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If you're using a chemical sanitiser at least once a day, without proper management this can pose a risk to market access. We'™ve put together some frequently asked questions and some simple house-keeping measures that can help you eliminate trade risk.

Dairy cleaning practices

Many dairy farmers have moved from hot water sanitising to chemical sanitising in recent years, especially in Gippsland and West Vic, where approx 50% of farmers now use a chemical sanitiser at least once a day, according to a study funded by Dairy Australia.

If not managed carefully, this can pose a risk to market access. Farmers need to be aware that unless chemical sanitisers are rinsed thoroughly from the plant before the next milking, traces of the chemical can be left on the pipework.

Although all of the chemical sanitisers being used in dairies have been evaluated for safety, this does not stop international customers and regulators putting their own requirements on the products that they wish to purchase.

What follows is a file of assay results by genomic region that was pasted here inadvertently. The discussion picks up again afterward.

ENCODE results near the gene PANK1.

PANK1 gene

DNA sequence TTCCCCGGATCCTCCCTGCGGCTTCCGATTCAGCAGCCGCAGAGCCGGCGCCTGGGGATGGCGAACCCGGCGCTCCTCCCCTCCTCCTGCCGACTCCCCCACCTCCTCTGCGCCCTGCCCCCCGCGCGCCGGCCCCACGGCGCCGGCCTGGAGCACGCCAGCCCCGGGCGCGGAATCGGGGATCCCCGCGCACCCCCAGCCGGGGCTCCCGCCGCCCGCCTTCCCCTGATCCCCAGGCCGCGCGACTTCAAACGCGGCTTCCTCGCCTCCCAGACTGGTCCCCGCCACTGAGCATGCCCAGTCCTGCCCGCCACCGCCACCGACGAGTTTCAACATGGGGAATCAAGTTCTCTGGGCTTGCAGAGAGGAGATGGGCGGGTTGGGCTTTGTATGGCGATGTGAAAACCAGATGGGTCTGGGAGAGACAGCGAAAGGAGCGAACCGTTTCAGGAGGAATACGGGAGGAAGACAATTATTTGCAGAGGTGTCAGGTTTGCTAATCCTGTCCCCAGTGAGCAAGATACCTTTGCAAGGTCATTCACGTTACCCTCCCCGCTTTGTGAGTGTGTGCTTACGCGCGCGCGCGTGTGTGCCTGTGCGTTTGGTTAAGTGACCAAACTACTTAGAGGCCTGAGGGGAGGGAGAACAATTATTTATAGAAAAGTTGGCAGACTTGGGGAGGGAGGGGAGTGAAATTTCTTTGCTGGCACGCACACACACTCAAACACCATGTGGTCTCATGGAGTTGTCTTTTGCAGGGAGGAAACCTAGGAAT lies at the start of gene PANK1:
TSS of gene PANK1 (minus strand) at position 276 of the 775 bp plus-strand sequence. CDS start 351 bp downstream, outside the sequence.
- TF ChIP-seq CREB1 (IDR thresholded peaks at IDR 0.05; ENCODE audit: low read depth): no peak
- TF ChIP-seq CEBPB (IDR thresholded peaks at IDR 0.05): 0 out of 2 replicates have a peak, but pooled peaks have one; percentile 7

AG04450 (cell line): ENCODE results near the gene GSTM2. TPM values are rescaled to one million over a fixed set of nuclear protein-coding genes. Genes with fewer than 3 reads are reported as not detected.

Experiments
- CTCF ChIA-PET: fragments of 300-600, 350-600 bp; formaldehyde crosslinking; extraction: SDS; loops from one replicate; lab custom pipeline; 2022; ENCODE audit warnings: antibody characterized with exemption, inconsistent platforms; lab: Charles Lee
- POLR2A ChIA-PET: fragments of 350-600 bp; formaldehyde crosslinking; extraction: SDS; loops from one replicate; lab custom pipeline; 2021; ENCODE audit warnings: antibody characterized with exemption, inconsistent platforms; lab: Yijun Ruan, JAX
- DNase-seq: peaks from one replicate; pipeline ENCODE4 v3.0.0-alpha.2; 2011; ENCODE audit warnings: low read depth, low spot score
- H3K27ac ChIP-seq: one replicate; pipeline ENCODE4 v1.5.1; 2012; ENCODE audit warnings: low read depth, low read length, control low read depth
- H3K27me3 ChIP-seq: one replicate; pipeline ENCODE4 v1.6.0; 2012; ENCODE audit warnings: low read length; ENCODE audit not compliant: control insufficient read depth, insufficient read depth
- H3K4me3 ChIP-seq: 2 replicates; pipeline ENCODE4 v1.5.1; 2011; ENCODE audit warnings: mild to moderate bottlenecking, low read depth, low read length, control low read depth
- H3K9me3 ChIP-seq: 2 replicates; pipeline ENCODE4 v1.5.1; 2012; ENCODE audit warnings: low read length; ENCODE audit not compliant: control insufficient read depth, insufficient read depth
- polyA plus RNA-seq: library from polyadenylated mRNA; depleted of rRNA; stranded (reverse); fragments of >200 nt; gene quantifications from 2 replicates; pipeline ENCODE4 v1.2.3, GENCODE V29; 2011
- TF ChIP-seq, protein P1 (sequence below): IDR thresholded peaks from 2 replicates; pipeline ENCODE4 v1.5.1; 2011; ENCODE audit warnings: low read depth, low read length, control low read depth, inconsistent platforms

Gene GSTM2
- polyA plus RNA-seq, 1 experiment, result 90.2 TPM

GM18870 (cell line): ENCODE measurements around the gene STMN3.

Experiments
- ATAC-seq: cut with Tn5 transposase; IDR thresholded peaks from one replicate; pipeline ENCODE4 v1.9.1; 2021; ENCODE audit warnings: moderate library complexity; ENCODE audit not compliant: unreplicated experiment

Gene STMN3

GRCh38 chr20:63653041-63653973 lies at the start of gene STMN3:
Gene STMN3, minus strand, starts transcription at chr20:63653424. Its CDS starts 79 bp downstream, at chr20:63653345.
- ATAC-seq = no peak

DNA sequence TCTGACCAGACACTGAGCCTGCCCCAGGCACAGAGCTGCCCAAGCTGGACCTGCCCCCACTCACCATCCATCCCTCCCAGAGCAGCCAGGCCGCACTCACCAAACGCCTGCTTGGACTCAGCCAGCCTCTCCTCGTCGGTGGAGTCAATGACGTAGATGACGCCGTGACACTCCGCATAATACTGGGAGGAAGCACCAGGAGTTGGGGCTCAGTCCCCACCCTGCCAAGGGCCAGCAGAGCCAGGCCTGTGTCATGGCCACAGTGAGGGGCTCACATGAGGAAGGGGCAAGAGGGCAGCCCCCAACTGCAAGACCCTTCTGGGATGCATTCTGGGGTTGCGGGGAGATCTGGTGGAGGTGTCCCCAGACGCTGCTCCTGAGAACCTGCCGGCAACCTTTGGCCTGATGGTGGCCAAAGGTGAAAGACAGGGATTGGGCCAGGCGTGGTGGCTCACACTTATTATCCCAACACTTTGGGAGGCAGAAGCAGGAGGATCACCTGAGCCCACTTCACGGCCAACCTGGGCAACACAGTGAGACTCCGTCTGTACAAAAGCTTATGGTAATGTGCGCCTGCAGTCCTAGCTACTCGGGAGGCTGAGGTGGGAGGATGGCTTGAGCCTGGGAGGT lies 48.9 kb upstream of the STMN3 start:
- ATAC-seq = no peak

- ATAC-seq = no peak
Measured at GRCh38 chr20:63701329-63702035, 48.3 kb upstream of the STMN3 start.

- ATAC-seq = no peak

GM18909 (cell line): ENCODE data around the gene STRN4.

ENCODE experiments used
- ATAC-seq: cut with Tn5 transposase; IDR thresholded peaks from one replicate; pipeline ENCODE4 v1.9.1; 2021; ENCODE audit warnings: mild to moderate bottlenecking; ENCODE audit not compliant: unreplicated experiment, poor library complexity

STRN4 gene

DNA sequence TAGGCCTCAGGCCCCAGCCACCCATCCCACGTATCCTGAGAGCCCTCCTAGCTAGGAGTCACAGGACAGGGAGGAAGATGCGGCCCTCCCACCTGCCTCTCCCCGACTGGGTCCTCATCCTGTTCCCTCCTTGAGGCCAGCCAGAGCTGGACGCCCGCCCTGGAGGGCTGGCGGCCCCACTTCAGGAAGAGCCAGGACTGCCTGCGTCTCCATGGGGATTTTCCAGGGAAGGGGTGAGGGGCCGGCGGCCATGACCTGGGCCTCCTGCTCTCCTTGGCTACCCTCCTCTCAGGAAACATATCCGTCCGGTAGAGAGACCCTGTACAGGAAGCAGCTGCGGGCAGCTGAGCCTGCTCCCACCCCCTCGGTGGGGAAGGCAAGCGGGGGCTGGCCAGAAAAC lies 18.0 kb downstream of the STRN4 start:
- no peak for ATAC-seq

For example, some markets are very sensitive to residues of quaternary ammonium compounds / benzalkonium chloride, contained in some dairy sanitisers.

This means some dairy companies are working with their farmer suppliers minimise the risk of residues in their milk supply. Depending on the milk company, some farmers may be asked to review their dairy cleaning practices.

  • Frequently asked questions about QACs
    Dairy Australia has put together some frequently asked questions about QACs on farms and a decision tree to help affected farmers to look at their practices, in consultation with their dairy chemical or milk company advisor.
  • House-keeping tips - Milking machine and vat hygiene
    In addition, a few simple house-keeping measures that could potentially eliminate trade risks and so protect our higher value market

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